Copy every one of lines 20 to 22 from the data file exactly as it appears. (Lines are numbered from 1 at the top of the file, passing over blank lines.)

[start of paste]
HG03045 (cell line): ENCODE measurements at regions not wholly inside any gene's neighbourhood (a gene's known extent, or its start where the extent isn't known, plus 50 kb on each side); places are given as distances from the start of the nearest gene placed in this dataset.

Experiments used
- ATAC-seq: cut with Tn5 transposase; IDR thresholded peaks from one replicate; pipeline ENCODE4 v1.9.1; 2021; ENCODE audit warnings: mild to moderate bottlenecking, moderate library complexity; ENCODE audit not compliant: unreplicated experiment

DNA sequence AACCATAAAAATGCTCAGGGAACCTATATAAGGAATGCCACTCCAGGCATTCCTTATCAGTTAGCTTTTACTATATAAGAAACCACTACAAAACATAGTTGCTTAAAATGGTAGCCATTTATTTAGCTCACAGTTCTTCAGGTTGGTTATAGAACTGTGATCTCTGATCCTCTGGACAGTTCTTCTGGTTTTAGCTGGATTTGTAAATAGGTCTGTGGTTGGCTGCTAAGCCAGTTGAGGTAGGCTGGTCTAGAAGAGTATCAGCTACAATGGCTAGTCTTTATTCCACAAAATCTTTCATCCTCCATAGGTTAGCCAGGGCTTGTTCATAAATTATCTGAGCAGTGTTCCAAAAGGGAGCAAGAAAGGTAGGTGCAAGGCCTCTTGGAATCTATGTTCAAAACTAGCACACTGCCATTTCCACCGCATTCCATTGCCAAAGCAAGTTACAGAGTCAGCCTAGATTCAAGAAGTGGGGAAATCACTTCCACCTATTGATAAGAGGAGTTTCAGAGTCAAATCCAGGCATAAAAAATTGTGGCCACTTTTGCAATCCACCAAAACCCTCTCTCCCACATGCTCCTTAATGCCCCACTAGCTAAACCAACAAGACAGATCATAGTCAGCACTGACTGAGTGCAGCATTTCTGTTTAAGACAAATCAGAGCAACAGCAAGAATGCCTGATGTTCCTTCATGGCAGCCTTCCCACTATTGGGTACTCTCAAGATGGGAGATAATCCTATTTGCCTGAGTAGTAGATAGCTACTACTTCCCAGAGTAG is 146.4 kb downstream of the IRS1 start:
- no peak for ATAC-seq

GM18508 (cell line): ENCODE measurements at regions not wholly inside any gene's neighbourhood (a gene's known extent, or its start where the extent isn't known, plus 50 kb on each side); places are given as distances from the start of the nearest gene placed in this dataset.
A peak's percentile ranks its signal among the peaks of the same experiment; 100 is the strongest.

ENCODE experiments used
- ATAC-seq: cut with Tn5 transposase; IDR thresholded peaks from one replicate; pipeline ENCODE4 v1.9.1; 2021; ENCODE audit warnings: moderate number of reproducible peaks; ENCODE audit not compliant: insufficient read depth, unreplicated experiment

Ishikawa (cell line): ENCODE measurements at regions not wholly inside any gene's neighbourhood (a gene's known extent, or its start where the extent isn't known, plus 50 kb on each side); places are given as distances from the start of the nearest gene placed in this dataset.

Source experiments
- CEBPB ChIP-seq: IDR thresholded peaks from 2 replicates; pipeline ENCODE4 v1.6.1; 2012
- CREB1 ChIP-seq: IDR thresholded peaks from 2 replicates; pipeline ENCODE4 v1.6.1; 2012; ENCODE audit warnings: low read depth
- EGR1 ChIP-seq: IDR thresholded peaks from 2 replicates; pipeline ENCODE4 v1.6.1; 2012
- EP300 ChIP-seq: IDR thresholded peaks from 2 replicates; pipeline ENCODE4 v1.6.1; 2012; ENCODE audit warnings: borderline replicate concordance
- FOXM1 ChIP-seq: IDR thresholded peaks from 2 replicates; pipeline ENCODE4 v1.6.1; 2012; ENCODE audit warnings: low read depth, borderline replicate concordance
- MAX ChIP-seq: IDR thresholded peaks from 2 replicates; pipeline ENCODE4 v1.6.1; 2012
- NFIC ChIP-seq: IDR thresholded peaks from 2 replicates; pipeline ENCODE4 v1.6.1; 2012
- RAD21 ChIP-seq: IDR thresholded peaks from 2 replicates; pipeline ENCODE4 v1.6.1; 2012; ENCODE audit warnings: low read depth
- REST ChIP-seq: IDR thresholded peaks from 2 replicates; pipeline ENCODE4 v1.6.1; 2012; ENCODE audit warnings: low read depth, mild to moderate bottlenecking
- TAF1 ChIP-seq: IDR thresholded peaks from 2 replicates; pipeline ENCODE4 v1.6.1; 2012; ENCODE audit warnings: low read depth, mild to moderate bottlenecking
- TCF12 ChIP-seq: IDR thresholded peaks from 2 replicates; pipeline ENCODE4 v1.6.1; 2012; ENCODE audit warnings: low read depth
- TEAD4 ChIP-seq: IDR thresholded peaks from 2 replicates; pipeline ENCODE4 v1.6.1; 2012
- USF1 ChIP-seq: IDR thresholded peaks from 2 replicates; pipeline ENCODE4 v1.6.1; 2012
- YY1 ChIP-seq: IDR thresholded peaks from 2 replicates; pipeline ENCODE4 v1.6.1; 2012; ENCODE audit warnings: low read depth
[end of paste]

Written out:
- REST ChIP-seq: IDR thresholded peaks from 2 replicates; pipeline ENCODE4 v1.6.1; 2012; ENCODE audit warnings: low read depth, mild to moderate bottlenecking
- TAF1 ChIP-seq: IDR thresholded peaks from 2 replicates; pipeline ENCODE4 v1.6.1; 2012; ENCODE audit warnings: low read depth, mild to moderate bottlenecking
- TCF12 ChIP-seq: IDR thresholded peaks from 2 replicates; pipeline ENCODE4 v1.6.1; 2012; ENCODE audit warnings: low read depth